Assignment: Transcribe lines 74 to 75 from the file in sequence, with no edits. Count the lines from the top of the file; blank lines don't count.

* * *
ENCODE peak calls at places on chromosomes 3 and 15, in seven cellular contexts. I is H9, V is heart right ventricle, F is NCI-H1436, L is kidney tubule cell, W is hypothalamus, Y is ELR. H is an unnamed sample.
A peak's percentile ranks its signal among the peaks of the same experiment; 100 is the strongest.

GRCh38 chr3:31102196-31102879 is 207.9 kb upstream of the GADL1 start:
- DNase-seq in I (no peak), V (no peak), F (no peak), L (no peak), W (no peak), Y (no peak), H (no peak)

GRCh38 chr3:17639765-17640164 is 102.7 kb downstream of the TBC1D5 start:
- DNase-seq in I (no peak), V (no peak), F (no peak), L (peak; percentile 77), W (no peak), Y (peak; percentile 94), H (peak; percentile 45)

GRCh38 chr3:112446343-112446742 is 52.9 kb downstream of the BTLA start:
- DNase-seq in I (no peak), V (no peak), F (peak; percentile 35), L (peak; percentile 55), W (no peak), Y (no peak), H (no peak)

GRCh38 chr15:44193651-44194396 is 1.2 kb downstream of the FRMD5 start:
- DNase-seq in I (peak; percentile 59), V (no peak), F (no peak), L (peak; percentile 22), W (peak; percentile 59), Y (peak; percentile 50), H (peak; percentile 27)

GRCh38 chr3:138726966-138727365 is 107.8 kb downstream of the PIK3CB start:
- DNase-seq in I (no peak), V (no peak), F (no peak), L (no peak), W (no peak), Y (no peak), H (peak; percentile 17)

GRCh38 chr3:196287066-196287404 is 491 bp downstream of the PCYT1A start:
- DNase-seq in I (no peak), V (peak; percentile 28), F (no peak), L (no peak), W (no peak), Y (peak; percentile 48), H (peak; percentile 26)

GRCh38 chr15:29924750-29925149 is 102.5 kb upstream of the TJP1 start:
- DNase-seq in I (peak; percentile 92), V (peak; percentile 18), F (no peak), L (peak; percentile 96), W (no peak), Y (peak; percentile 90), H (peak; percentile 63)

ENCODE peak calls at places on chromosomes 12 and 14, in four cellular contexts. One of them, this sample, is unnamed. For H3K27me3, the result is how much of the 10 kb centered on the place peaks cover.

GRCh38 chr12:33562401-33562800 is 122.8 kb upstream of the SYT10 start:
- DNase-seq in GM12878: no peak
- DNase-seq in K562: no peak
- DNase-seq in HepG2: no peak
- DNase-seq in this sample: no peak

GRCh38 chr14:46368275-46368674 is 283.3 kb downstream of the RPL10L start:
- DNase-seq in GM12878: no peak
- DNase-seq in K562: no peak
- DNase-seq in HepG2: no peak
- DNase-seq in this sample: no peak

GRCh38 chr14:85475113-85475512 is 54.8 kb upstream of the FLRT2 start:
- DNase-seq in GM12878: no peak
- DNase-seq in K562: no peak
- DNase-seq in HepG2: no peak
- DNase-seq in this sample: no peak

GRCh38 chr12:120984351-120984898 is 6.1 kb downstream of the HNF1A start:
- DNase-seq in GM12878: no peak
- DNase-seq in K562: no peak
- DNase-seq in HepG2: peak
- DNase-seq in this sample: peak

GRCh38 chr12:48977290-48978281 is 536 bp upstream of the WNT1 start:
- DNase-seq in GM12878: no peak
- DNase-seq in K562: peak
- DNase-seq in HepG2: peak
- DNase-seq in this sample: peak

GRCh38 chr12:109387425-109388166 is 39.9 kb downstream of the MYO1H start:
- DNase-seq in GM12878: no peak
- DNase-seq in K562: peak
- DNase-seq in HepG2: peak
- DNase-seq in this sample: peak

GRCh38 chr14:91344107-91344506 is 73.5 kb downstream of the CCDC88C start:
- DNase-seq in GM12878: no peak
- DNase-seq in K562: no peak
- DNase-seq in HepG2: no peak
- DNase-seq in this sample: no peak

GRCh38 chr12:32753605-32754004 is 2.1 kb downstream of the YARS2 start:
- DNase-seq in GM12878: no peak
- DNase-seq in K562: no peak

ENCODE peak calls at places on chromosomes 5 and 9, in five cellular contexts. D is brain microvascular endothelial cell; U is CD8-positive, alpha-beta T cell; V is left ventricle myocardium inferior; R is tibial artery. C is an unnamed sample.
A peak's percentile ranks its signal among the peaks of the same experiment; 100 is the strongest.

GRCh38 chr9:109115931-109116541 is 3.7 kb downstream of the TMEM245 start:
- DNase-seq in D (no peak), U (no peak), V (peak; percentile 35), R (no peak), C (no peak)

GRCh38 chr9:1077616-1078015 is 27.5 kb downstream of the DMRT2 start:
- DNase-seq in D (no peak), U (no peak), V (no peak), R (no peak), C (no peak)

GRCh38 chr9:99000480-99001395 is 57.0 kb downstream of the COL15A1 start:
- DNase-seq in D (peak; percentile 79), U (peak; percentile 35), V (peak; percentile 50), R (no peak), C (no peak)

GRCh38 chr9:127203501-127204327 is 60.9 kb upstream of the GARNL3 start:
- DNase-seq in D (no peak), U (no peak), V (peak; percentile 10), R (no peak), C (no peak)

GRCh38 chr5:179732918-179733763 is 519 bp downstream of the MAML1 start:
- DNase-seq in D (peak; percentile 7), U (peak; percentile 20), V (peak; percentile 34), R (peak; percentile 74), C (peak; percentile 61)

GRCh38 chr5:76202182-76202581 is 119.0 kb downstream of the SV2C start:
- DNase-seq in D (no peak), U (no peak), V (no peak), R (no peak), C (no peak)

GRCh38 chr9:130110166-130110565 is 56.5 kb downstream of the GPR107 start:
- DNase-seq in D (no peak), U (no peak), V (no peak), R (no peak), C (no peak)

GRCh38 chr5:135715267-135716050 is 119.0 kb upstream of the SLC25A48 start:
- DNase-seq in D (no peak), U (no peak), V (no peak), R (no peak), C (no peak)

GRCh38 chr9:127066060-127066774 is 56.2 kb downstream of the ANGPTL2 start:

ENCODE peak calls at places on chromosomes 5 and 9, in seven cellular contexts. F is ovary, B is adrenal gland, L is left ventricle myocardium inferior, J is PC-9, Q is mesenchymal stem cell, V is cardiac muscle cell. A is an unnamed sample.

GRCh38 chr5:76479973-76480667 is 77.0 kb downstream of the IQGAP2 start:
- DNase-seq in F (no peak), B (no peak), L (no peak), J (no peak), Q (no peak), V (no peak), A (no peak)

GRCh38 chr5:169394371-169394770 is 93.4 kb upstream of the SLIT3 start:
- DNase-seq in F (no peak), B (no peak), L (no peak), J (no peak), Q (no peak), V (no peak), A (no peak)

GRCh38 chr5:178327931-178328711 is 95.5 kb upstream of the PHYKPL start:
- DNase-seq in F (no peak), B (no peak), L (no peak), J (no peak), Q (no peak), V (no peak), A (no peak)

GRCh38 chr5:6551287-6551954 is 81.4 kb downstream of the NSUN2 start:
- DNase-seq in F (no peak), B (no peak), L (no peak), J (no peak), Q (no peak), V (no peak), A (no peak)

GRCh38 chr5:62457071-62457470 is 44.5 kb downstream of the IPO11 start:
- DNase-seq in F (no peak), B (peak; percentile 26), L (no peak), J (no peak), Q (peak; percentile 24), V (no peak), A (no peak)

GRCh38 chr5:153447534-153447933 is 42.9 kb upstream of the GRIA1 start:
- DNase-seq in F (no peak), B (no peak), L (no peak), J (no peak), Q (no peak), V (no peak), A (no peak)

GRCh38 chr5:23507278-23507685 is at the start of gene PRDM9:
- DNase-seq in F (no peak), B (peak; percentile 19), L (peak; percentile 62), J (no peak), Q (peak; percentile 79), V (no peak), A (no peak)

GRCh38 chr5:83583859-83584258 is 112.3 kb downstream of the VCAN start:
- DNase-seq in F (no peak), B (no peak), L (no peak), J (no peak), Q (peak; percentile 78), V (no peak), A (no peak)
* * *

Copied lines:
GRCh38 chr9:127066060-127066774 is 56.2 kb downstream of the ANGPTL2 start:

ENCODE peak calls at places on chromosomes 5 and 9, in seven cellular contexts. F is ovary, B is adrenal gland, L is left ventricle myocardium inferior, J is PC-9, Q is mesenchymal stem cell, V is cardiac muscle cell. A is an unnamed sample.